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Meaningful Making: Establishing a Makerspace in Your School or ClassroomAuthor(s): Hughes, J. (2017)
Makerspaces are creative spaces where people gather to tinker, create, invent, and learn. What do educators need to understand about maker pedagogies, and how can maker pedagogies support student learning across subject areas?

This research summary is part of "What Works? Research into Practice", produced by a partnership between the Ontario Association of Deans of Education and the Student Achievement Division.

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Science 3D: Discovery, Design & Development through MakerspacesAuthor(s): Hughes, J., Morrison, L., Thompson, S. (2017)
Community makerspaces have become a widespread phenomenon; however, these Do-It-Yourself (DIY) models, rooted in design thinking and innovation, are beginning to move into the realm of formal education. This research investigated the impact of using "makerspace" pedagogies in the teaching and learning process to bridge the gap between our technology-infused world and Ontario's curriculum. Researchers discovered that...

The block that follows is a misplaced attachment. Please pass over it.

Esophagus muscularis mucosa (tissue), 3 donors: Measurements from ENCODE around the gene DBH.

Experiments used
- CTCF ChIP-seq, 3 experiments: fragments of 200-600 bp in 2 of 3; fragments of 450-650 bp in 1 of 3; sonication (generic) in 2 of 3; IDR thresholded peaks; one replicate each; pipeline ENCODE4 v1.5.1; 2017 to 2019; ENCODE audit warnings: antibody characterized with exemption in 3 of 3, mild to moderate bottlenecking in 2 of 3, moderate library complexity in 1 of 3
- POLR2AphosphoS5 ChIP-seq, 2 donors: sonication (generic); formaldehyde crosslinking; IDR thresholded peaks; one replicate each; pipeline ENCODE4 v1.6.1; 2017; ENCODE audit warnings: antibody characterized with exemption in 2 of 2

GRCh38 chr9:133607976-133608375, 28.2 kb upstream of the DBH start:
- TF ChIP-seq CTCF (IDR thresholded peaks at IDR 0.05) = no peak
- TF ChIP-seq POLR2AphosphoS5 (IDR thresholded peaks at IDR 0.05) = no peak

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Interventions scolaires pour les élèves de l’école primaire et de l’école intermédiaire dont le statut socioéconomique est peu élevéAuthor(s): Dietrichson, J., Bog, M., Filges, T., & Klint Jorgensen A. M. (2017)
Ce résumé de recherche conçu par le Réseau d’échange des connaissances pour le bien-être des élèves (KNSWB) décrit un recensement systématique, effectué en 2017, qui examine la documentation actuelle permettant de mieux comprendre quels types d’intervention peuvent être mis en œuvre afin d’améliorer les résultats aux tests standardisés en lecture et en mathématiques des élèves des écoles élémentaires et intermédiaires dont le statut socio-économique est peu élevé.

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Évaluation de l’efficacité de programmes de prévention du suicide offerts en milieu scolaireAuthor(s): Katz, C., Bolton, S.-L., Katz, L. Y., Isaak, C., Tilston-Jones, T., Sareen, J. & Swampy Cree Suicide Prevention Team (2013)
Ce résumé de recherche conçu par le Réseau d’échange des connaissances pour le bien-être des élèves (KNSWB) présente un examen systématique qui cherchait à évaluer une gamme de programmes scolaires de prévention du suicide. La recherche a examiné l’efficacité et les limites des différents programmes traitant du suicide qui existent à l’heure actuelle. Implications et recommandations sont évoquées en fonction des conclusions tirées.